Blood Tests Recommended for People with Hypertension
Dr. Megha Zacharia

Dr. Megha Zacharia

Jul 19Hypertension

Blood Tests Recommended for People with Hypertension

This article is compiled by Sanjana Varma, a freelance writer at Proactive For Her.

What is hypertension?

Hypertension/High Blood Pressure is a lifestyle disease that is increasingly becoming more common. If not treated, hypertension can lead to severe organ damage and heart diseases. It is a common trigger for heart attacks. Hypertension usually takes years to cause serious damage, hence, the importance of early treatment.

Stages of hypertension

Under the new 2017 guidelines, all blood pressure measurements over 120/80 mm Hg are considered elevated. Now blood pressure measurements are categorized as follows:

  • Normal: systolic less than 120 mm Hg and diastolic less than 80 mm Hg
  • Elevated: systolic between 120-129 mm Hg and diastolic less than 80 mm Hg
  • Stage 1: systolic between 130-139 mm Hg or diastolic between 80-89 mm Hg
  • Stage 2: systolic at least 140 mm Hg or diastolic at least 90 mm Hg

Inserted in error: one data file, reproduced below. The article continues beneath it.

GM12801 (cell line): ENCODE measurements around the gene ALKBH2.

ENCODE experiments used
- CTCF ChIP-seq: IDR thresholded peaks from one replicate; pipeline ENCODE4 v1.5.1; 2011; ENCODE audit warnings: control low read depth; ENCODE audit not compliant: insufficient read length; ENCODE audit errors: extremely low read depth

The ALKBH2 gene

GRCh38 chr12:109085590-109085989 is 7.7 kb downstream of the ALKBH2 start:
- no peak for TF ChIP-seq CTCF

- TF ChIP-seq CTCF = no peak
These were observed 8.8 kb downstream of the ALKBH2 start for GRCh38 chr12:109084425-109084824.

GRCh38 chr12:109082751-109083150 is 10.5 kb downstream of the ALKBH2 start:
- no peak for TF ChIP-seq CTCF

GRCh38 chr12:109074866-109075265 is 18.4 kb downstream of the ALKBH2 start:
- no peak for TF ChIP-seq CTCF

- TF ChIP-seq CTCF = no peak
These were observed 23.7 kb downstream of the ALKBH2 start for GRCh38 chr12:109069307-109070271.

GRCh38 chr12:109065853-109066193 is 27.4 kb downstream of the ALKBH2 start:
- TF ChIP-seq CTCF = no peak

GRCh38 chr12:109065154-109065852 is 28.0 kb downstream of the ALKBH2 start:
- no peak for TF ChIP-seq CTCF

Who should get tested for hypertension?

You'll likely have your blood pressure taken as part of a routine doctor's appointment. Ask your doctor for a blood pressure reading at least every two years starting at age 18. The normal blood pressure for a healthy adult is 120/80 mm Hg. The following people are at a higher risk for developing hypertension:

  • If your age is 60 and above. The older you the greater your chance of developing hypertension.
  • If you have a family history of hypertension
  • If you are obese or overweight
  • If you are not physically active
  • If you consume too much alcohol or tobacco products
  • If you are under a lot of stress in life
  • If you take too much salt
  • If you have less potassium in your diet
  • If you have diabetes, kidney disorder or sleep apnea

Sometimes pregnancy contributes to high blood pressure as well.

Recommended Tests

Blood pressure is traditionally measured using a stethoscope and a blood pressure cuff that reads the pressure in millimetres of mercury (mm Hg). This is still considered the best method but, more commonly, devices that combine a blood pressure cuff with electronic sensors are used to measure blood pressure. Once a diagnosis of hypertension has been made there will be a thorough workup of the patient to rule out the presence of other diseases which may cause hypertension. An evaluation using an array of lab tests will also be done to estimate the extent of damage hypertension has caused.

The following are some of the common tests that your doctor may recommend that you get done.

1. Haemoglobin and hematocrit

What is the test?